Religion and Science by Bertrand Russell

Russell seemed confident, even in 1935 when this book was written, that science had effectively triumphed over religion in the minds of most people. He no doubt would have been appalled to see that in twenty-first century America religious faith is still going strong. But his analysis of the issues that religion and science dispute over is entirely lucid and rational, even though it is clear which side of the debate he is on. I myself have no objection to any of his arguments, which are wholly logical. Yet unlike many secularists, Russell is not under any illusions that science and reason will ultimately produce the best of all possible worlds or save the human race from extinction. He is a true rationalist, devoid of most of the sentimental prejudices that most atheists and secularists are not even aware they possess. Russell is the most reasonable opponent that any religious person could hope to encounter, and he is always a pleasure to read.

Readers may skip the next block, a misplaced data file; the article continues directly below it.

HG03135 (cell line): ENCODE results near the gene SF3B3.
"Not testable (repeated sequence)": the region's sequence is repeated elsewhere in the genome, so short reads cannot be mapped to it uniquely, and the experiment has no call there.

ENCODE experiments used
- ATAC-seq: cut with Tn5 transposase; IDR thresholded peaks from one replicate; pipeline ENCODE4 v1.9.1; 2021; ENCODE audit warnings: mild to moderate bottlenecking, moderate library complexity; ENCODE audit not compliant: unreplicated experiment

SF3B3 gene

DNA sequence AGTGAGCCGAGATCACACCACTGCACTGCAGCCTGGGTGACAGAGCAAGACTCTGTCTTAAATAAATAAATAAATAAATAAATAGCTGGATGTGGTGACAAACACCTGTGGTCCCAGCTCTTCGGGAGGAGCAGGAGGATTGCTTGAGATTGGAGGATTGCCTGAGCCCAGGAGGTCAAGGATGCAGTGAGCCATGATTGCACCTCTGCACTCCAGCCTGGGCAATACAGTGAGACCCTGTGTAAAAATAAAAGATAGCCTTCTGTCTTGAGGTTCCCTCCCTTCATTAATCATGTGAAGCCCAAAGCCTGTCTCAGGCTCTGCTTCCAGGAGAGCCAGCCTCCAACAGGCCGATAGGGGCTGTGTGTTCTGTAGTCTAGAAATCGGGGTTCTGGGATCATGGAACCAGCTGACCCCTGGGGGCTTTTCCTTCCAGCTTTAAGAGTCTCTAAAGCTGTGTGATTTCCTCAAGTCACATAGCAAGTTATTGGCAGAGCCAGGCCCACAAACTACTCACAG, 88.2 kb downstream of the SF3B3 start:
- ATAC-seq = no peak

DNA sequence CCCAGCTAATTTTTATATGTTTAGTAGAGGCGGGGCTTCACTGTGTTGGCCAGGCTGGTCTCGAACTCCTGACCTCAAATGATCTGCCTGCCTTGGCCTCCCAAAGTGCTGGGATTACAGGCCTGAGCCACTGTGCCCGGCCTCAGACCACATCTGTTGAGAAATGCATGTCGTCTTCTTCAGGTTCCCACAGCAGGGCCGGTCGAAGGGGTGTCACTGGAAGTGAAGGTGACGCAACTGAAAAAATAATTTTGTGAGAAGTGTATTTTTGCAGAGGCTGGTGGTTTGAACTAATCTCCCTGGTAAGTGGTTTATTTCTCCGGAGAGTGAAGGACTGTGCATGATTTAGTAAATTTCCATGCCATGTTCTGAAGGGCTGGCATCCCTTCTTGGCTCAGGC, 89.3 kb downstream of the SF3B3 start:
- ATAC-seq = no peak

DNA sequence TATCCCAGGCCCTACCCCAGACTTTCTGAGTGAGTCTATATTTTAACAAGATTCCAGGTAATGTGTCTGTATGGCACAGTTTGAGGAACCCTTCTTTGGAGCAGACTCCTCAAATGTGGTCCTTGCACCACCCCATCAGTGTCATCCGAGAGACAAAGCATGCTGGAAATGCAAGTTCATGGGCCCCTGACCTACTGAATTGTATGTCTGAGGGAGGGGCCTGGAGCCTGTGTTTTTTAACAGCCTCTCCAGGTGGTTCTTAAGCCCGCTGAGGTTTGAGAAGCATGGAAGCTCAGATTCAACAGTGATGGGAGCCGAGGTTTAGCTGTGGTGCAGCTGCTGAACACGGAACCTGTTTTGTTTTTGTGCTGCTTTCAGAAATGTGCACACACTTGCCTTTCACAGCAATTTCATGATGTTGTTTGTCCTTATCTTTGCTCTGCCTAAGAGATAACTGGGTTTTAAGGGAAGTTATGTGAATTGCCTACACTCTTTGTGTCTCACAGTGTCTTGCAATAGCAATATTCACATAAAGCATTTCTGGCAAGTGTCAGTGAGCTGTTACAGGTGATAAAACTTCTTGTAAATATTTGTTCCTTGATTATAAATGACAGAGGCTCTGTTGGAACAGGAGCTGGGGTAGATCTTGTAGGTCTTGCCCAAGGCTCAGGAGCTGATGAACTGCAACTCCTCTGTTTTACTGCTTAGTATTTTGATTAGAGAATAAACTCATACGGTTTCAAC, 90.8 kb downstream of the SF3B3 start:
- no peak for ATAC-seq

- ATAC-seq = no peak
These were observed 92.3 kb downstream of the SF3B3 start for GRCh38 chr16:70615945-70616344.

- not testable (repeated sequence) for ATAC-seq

Permanent link to this article:

Leave a Reply

Your email address will not be published.

This site uses Akismet to reduce spam. Learn how your comment data is processed.